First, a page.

Tessa Farmer was born in Birmingham in 1978 and lives and works London. She is the great granddaughter of the influential writer of supernatural horror Arthur Machen. She studied at The Ruskin School of Drawing and Fine Art, University of Oxford where she received a BFA and an MFA. She works with organic materials such as insects, bones, taxidermy and plant roots to create complex sculptural installations and stop motion animations.

A strong narrative runs through my practice. The protagonists are a species of insect sized malevolent skeleton fairies that I have been investigating since the late Nineteen Nineties. Half human, half insect they are a sophisticated race, evolving at break neck speed, with the ultimate ambition of world domination. Their development is informed by my study of the natural world and by the organic materials that I, and others find. Part amateur naturalist, part narrator, I am obsessed with discovering as much as possible about these sinister creatures.

Historically fairies were associated with demons and the dead, thought to inhabit dark unmapped places. A popular Victorian theory for the origin of fairies was that they were a long forgotten race of dwarf troglodytes, lingering on in the fringes of society, in forests, crevices and underground caverns .

The caves in Fairy Cave Quarry are regarded as some of the best decorated in the country, containing elaborate calcite formations, stalactites and stalagmites (which can seen only by dedicated cavers). The rocks themselves offer slices of ancient marine history and relics of forgotten creatures.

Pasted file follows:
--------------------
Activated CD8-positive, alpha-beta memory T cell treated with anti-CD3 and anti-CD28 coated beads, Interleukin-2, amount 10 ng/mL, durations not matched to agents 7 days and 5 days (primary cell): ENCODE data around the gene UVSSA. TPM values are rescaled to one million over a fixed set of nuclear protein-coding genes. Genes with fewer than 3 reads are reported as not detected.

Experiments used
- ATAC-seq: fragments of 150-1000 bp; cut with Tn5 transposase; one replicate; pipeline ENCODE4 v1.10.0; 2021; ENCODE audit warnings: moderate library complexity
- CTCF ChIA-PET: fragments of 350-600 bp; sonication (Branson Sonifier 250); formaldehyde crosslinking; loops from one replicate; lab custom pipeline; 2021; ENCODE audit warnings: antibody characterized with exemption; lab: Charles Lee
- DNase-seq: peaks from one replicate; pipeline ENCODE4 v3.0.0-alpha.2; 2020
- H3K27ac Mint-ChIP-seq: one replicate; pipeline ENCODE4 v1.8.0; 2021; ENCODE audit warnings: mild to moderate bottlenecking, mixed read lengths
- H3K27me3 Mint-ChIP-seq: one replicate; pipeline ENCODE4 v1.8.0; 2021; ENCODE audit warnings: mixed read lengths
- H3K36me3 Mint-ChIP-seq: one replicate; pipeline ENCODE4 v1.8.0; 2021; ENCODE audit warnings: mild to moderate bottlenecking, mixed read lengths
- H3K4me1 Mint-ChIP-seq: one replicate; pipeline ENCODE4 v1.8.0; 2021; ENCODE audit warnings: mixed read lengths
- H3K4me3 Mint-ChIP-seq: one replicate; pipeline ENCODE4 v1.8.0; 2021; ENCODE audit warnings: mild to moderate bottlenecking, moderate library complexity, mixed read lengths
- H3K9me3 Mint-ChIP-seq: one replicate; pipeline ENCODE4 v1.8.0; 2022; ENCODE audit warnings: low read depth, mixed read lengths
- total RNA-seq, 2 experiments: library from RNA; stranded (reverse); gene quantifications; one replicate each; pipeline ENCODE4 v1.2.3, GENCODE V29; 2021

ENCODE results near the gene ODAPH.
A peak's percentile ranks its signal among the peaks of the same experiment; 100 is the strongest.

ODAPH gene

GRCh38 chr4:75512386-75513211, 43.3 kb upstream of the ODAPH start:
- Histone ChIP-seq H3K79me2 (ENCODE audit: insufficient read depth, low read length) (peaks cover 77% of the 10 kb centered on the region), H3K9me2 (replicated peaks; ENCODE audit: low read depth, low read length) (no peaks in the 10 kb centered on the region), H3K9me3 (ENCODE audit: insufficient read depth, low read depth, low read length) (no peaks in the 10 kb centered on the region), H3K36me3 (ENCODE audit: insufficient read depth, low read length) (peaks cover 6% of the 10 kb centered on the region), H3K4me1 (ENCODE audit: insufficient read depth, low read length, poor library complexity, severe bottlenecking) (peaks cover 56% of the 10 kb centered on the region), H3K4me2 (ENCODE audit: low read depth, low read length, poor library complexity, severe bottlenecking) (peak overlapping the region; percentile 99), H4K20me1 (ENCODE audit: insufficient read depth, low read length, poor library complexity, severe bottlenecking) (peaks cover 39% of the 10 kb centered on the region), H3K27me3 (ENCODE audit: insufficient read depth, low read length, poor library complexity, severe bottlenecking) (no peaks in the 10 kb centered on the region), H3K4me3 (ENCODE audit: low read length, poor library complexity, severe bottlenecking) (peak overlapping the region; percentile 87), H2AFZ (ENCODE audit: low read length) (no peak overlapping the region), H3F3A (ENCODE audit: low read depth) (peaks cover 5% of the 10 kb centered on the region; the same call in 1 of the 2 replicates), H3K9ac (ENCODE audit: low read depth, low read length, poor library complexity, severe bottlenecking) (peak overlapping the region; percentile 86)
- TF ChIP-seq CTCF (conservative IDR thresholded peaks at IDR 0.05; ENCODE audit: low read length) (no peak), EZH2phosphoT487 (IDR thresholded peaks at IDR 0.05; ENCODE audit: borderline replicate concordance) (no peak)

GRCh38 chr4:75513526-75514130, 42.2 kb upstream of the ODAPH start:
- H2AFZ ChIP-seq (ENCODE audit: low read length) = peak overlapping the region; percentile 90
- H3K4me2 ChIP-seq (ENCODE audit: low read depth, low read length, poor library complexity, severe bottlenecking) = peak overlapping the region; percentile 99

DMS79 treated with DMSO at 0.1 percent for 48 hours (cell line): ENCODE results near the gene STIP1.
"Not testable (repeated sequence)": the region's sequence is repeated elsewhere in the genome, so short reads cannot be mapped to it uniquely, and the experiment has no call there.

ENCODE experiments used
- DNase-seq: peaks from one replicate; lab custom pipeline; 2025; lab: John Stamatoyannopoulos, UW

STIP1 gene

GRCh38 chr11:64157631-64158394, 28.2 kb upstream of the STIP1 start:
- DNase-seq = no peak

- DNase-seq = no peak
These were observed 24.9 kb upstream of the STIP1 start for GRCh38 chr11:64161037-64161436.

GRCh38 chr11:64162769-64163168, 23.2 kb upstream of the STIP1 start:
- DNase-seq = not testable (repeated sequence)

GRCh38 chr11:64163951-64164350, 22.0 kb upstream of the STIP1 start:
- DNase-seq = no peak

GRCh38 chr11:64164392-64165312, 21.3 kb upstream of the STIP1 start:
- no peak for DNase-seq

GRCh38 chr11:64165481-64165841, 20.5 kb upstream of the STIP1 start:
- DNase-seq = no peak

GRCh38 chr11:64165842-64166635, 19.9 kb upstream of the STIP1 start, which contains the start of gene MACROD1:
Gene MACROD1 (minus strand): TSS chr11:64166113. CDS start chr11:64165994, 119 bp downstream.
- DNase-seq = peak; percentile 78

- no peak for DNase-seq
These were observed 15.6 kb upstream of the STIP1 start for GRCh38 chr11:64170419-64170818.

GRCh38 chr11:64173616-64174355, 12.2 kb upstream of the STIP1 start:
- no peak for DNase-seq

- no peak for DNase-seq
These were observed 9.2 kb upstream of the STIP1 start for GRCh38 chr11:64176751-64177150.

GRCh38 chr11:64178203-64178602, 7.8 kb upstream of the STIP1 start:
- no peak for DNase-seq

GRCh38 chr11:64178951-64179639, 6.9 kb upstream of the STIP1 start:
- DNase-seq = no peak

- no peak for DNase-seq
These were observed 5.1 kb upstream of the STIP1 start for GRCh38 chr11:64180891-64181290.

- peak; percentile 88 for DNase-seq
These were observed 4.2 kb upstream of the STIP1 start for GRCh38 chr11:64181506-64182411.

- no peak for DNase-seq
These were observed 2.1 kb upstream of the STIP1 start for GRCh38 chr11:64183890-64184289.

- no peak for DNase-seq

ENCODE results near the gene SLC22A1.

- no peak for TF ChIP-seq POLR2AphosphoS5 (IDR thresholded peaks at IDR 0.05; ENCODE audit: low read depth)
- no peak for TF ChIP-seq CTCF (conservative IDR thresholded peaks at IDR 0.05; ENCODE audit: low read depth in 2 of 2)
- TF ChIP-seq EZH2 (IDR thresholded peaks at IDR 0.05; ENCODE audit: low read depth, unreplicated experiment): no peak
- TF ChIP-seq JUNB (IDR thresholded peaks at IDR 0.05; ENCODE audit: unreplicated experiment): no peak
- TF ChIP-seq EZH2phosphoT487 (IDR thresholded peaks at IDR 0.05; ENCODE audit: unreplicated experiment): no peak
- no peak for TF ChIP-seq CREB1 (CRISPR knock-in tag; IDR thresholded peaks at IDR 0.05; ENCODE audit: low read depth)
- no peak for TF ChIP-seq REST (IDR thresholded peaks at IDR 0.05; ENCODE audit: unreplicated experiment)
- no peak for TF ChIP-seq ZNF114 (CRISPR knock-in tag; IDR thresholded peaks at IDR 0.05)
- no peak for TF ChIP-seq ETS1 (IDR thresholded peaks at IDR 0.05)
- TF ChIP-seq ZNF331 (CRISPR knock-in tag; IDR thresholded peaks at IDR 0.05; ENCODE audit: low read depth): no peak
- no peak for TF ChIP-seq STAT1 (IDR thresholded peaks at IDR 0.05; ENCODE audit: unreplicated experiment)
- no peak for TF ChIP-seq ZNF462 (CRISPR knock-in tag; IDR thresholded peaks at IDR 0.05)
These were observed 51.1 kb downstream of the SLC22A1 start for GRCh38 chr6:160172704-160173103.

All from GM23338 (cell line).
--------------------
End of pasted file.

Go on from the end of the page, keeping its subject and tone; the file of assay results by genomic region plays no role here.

The main body of my work is installed in Fairy Cave Quarry. This place has an otherworldly feel and the shifting sense of scale from the vast quarry face down to the minutiae of the thriving natural world recalls Alice’s unsettling journey down the rabbit hole into Wonderland. Inspired by the abundant, rare, ancient and extinct nature that inhabits Fairy Cave Quarry, and combining the real and the imagined, the installations within earthy mounds and inside rock

crevices in the quarry face offer a rare glimpse into an imagined wonderland or fairyland that lies just below and beyond the surfaces of the quarry.

 Tessa Famer 'The Emergence' tufa, plant roots, insect wings

Tessa’s work has been shown in international museums, galleries and collections including that of Charles Saatchi, the Ashmolean Museum and the David Roberts Collection. Recent exhibitions include ‘The Nature of the Beast’ at New Art Gallery, Walsall,  ‘Red Queen’ at MONA, Tasmania,  ‘Unwelcome Visitors’ at The Holburne Museum, Bath,  ‘In Fairyland’ at Leeds College of Art and The Viktor Wynd Museum of Curiosities, London and ‘The Gallery of Wonder on Tour’, Northumberland. In 2007 she was artist in residence at The Natural History Museum, London and was nominated for The Times/ The South Bank Show Breakthrough award. In 2015 she won the British Science Fiction Association Art Award.Awards include Vivien Leigh Prize, a sculpture residency in King’s Wood, Kent, and Royal British Society of Sculptors Bursary Award. Exhibitions include Odyssey at Bath Abbey, Unwelcome Visitors at Holburne Museum, Bath ‘14, Thinking the Unthinkable at The Northern Gallery for Contemporary Art, Sunderland, Miniature Worlds at the Jerwood Space, London, and The Terror at Firstsite in Colchester.

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